Floyd Mayweather Jr 'agrees to Manny Pacquiao rematch'
Mayweather is reported to have texted an ESPN journalist that 'I will fight Pacquiao in a year after his shoulder surgery'
Floyd Mayweather has said he is willing to grant Manny Pacquiao a rematch following the Filipino boxer's disclosure that a shoulder injury hampered his performance in last weekend's world title showdown, ESPN reported on Tuesday.
ESPN said that Mayweather told journalist Stephen A Smith in a text message that he was ready to don gloves once again, after Pacquiao recovers from surgery to repair a rotator cuff.
"I will fight him in a year after his surgery," Mayweather said in the text message, according to ESPN.
Mayweather's apparent readiness to step into the ring with Pacquiao once more appears to contradict remarks he made in the aftermath of his victory in Las Vegas on Saturday, when he insisted he planned to retire after one more fight in September.
"My last fight is in September, and then it's time for me to hang it up," said Mayweather after his unanimous decision victory.
The 38-year-old, who is just one win away from matching Rocky Marciano's 49-0 record, has previously said he has no desire to move past the heavyweight's revered unbeaten benchmark.
However while it is doubtful that any rematch with Pacquiao could generate the levels of interest and income seen in their first encounter, it would still earn enough to be a money-spinning duel.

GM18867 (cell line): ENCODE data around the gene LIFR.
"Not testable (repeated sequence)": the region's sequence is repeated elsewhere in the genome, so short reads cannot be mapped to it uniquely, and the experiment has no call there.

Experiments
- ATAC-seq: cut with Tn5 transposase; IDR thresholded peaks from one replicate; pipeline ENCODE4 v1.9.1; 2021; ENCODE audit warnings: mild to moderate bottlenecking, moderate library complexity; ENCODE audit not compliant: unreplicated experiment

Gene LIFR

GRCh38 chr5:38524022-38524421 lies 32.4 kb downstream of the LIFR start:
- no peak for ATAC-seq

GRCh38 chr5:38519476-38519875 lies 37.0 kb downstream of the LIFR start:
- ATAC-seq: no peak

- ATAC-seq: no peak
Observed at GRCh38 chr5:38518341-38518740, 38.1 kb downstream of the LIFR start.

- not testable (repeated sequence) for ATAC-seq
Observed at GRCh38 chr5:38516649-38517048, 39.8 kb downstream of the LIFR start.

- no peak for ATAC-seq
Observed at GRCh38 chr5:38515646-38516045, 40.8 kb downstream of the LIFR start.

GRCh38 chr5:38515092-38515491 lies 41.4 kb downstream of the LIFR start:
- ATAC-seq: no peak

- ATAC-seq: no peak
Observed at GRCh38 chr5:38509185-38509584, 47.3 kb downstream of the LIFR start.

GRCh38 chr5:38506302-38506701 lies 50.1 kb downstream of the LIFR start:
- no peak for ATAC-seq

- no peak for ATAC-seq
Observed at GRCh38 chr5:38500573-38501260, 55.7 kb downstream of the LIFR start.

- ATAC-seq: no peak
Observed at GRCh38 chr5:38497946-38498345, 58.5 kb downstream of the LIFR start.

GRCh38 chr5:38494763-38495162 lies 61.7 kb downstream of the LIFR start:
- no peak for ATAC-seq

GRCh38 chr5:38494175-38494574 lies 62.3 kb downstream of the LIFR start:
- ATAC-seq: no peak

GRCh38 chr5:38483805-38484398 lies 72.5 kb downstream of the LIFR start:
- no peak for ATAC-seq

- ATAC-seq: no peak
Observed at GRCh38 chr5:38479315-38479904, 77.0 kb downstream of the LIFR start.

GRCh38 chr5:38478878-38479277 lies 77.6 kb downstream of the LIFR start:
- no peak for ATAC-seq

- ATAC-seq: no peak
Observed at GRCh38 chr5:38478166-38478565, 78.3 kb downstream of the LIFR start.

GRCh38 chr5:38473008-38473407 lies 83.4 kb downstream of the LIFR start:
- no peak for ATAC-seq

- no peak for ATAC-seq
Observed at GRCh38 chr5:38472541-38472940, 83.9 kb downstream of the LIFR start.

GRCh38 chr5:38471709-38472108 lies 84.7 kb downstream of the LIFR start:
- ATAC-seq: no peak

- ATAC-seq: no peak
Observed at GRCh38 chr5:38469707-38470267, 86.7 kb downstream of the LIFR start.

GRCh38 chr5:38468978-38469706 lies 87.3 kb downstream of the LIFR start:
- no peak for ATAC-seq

Pacquiao's camp on Monday issued a statement confirming that the Filipino had suffered a "significant" muscle tear in his shoulder.
"We have an MRI scan that confirms he has a rotator cuff tear. He has a significant tear," surgeon Neal ElAttrache of the Kerlan Jobe Orthopedic Clinic said.
ElAttrache is one of the most respected surgeons in North America, having operated on New England Patriots quarterback Tom Brady, Los Angeles Dodgers pitcher Zack Greinke and Los Angeles Lakers star Kobe Bryant.
Pacquiao's camp have complained that the Nevada State Athletic Commission barred the fighter from receiving treatment for the injury using an anti-inflammatory injection approved by the United States Anti-Doping Agency.